Have you ever thought about how much your business could lose if hackers went after you? What if all your software – including valuable client records – went haywire because of malware?
According to the IBM/Ponemon Institute’s Cost of Data Breach study for Australia, the average cost of a data breach is $2.64 million. To scale that a bit, it’s $142 per lost or stolen record. The good news is that costs are going down, especially in industries where information security is closely regulated. But $142 per record – not to mention the losses that don’t occur in the same year, such as churn – is still unacceptable. Not to mention the fact that customers and clients deserve to be able to rely on businesses to keep their info safe.
To protect against this very real risk of financial loss, many organisations seek cyber insurance. As the name suggests, this type of insurance pays out a specific amount in instances such as a data breach, malicious hack, business interruption from malware, etc. Unfortunately, when they don’t have risk management measures in place, they may find their premiums are expensive and their policies limited – if they can get coverage in the first place.
Education – your first line of defence
Insurance companies don’t just issue policies willy nilly. Nor do they hand out cheques, no questions asked, when it’s time to make a claim. Rather, most insurers have strict requirements to do with implementing best practice and mitigating the risk of a cyber-attack.
There are a couple of main things insurers look for. One is threat assessment; expert reports (plus regular reviews) on the kinds of risks that a business faces, given characteristics such as size, location, transaction locations, industry, IT infrastructure and more. This might even involve testing by ‘ethical hackers’ to determine weak points. The other main thing is employee education.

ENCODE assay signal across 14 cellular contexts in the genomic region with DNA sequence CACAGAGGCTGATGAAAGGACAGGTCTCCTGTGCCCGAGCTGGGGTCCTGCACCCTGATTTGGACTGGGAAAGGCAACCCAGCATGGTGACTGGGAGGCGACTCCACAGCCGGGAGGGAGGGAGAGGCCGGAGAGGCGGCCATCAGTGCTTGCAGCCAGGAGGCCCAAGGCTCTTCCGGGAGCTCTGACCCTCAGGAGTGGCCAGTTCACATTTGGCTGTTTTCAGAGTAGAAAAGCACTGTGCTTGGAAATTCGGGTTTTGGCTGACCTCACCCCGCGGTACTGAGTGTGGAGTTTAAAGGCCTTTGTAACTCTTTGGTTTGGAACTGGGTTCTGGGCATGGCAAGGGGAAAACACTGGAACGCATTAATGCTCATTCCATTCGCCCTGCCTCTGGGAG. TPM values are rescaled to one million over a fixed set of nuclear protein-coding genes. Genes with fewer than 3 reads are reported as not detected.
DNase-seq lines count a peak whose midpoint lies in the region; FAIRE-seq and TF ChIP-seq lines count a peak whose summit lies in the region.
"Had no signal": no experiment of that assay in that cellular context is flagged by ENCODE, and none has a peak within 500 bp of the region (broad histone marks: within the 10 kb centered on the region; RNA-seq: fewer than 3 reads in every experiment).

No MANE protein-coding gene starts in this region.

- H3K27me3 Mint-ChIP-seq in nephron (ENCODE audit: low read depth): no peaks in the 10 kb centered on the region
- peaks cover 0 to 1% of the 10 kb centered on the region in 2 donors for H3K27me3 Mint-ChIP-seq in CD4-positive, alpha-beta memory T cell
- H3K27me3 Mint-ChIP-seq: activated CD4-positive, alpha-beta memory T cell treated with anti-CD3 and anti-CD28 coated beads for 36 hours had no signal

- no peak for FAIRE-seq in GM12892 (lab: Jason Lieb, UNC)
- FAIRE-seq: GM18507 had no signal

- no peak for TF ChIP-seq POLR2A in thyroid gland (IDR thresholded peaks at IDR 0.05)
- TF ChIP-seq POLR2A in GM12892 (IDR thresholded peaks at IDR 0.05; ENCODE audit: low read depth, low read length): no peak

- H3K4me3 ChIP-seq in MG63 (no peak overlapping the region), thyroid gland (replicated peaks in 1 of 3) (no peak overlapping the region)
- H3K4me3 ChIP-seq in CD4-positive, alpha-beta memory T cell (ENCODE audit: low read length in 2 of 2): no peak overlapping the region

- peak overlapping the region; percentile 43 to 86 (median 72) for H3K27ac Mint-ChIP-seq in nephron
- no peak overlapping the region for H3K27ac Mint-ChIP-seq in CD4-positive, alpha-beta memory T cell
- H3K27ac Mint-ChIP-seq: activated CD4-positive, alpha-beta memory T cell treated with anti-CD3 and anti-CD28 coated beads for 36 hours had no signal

Regardless of the size of your organisation, it’s not enough to have one person (or a team) with dedicated cyber security responsibilities. Every single person needs to be involved in protecting against risks, especially threats like social engineering or phishing. Education is the key here to making sure everyone is (to borrow from the old national security ads) alert, but not alarmed. First, employees need to know what the risks are, and what to look out for. Then they need to be equipped with the right information to make smart decisions at every critical juncture.
There’s some good news out of that Ponemon report. Employee training was one of the top three impact factors when it came to reducing the per capita cost of a data breach. Specifically, it cuts around $10.30 from that aforementioned $142 per record cost. It also turns out that hindsight is 20/20 when it comes to the preventative power of employee security education. Training is the second most common solution that’s implemented by major organisations after a data breach.
An education solution that’s as agile as you are
Online-only information security training is a cost-effective way to make sure all of your people are up to speed as soon as possible. Because it’s flexible, it’s easy to roll out without causing major business disruption. Alternatively, you can include it in your onboarding process. Money101’s introductory training is suitable for employees from a wide range of different backgrounds and roles. Cyber insurance isn’t the cure-all many people think it is. Explore what’s included in Introduction to Information Security today, and take that critical first step towards protecting your organisation.